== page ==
Room Tour: Large Sliding Doors Boost Flow in This Family Home
By treating the garden as an extra room, this extension’s architect has created a family-friendly indoor-outdoor space
Top of the couple’s wish list for the new space were large-format sliding doors to maximise light and create step-free access to the garden, so the kids could run in and out unencumbered. By using the same aesthetic rules for the external areas as the internal ones, the two zones work as one huge family living area, with complementary floor surfaces ensuring a smooth transition.
Who lives here? Adele and Keith Jarvis and their two young children
Location Bromley, south-east London
Property A detached 1980s home with four bedrooms
Room dimensions 53.75 sq m
Architect Richard Hobden of RHJB Architects
Built in the 1980s, the house had been poorly planned, with a cramped kitchen-diner that didn’t lend itself to entertaining, and a separate reception room with no sense of purpose.
“Neither of these spaces had a great relationship with the garden, where the family love to spend time with the kids and entertain in the summer,” Richard says.
“Simple, contemporary styling were the buzzwords for the aesthetic of the new wraparound extension, so we opted for streamlined sliders to allow a high level of light transfer throughout the house,” he says. “We teamed these with black moulded concrete tiles and thin profile larch cladding to create drama and a clear distinction between the original house and the new extension.”
Richard also used horizontal larch battens for the fences in the garden to link the spaces. “We always consider the garden and how the spaces interact both physically and visually,” he says.
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The link has been strengthened by using complementary materials across both areas. “Treating the garden like an interior space is a technique we employ on all projects of this type,” Richard says. “Using the same rules both inside and out, the choice of flooring externally has to reflect the choices made internally.
“In this case, the Amtico herringbone floor tiles indoors were complemented by large-format outdoor porcelain tiles in a comparable colourway,” he continues. “The frame of the sliding doors is the only interruption and creates a nice transitional point between materials.”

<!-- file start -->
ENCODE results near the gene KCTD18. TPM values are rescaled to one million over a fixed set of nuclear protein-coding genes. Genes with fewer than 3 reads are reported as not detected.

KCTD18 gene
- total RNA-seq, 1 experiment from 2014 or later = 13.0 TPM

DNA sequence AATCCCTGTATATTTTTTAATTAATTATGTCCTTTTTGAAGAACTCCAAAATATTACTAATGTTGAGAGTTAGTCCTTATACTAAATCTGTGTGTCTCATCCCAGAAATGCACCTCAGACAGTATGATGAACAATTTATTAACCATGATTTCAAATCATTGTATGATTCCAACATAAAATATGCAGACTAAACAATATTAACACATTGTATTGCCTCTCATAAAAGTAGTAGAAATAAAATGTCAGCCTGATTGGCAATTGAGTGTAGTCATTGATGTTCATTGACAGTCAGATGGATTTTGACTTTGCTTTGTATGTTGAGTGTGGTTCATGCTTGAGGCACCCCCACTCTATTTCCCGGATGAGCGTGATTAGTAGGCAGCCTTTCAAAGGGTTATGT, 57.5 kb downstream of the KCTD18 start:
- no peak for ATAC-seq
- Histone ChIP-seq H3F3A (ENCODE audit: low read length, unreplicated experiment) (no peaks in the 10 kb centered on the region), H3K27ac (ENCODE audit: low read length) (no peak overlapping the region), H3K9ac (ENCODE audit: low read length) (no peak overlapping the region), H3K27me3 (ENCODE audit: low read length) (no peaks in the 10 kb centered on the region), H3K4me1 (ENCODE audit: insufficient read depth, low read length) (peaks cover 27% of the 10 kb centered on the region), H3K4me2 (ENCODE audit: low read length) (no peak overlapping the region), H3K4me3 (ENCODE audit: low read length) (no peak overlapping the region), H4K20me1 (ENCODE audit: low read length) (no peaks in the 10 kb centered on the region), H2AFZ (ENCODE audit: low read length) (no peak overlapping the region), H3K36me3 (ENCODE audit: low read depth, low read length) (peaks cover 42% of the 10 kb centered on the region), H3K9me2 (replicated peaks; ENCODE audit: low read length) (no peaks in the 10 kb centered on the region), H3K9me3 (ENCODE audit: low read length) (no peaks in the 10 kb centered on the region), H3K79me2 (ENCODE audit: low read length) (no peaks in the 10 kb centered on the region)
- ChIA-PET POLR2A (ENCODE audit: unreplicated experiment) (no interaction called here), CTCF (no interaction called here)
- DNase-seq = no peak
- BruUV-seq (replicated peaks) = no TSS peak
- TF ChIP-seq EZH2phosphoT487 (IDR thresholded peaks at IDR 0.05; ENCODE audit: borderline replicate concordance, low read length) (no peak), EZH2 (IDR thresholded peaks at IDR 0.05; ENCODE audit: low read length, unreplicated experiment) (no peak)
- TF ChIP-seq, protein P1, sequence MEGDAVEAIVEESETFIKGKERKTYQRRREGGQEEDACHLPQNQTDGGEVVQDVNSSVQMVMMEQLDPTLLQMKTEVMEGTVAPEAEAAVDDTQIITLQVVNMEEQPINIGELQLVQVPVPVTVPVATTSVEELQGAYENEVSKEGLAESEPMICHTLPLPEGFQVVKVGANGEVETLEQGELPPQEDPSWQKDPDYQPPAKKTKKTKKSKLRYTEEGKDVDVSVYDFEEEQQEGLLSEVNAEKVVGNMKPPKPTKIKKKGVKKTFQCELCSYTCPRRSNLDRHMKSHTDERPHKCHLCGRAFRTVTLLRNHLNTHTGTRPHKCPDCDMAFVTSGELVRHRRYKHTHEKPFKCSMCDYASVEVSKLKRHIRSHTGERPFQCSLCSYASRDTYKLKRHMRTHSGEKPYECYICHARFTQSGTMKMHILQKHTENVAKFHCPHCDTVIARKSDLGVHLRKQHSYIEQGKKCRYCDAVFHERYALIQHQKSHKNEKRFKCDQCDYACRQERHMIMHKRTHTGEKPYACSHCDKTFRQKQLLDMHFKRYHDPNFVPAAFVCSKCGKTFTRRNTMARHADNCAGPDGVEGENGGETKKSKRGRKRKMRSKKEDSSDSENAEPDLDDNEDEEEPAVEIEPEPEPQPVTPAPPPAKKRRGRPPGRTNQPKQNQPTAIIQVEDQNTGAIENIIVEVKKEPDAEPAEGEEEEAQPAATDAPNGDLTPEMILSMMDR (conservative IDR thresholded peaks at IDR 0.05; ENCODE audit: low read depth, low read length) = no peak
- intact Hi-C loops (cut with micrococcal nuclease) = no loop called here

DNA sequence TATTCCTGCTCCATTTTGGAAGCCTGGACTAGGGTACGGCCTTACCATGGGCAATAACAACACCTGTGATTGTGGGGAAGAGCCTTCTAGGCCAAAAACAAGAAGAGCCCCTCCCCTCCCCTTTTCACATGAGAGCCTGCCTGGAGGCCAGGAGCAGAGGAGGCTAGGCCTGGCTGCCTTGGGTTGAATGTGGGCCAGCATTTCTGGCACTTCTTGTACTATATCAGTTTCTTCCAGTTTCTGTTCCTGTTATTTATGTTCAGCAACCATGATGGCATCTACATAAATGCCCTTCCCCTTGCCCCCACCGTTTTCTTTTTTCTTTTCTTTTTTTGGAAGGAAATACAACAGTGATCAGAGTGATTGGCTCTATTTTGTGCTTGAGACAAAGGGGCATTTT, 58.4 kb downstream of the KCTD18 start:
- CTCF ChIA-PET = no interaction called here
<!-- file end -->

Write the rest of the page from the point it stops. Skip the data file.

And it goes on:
Large-format sliding doors, IQ Glass.
“The dining area is emphasised by a dropped ceiling that hovers over the dining table, matching its proportions,” Richard says. “It breaks the ‘ceiling-scape’ and is a subtle way to define an area within a larger, open-plan arrangement.”
Kitchen units, handmade by joiners from birch ply. Flooring, Amtico. Worktops, Corian.
“Ultimately, we wanted the kitchen to make their daily life a little easier, such as the proximity of the breakfast cupboard to the fridge, so milk could be accessed without too many cupboard doors ruining the flow,” he says.
“Being able to conceal clutter was also hugely important to the family, so we created hidden spaces, such as the utility room behind the frameless door [seen here on the right], and a walk-in pantry designed to match the general kitchen units.”
Kitchen appliances, Siemens.
It’s also important to make sure the flooring works seamlessly with any adjoining rooms, such as the hallway.
Kitchen tap, Quooker. Hob, Bora.
“The materials are incredibly important to the success of this project,” Richard says. “The kitchen is fashioned from birch ply, with sprayed doors, while the exposed birch ply floating shelves provide both easy-access storage and a feature within the kitchen architecture. Birch ply has been included within the media unit, too, to provide a unifying material palette throughout the scheme.”
Overall, this open-plan space works superbly for the family, allowing them to have more quality time together, all year round.
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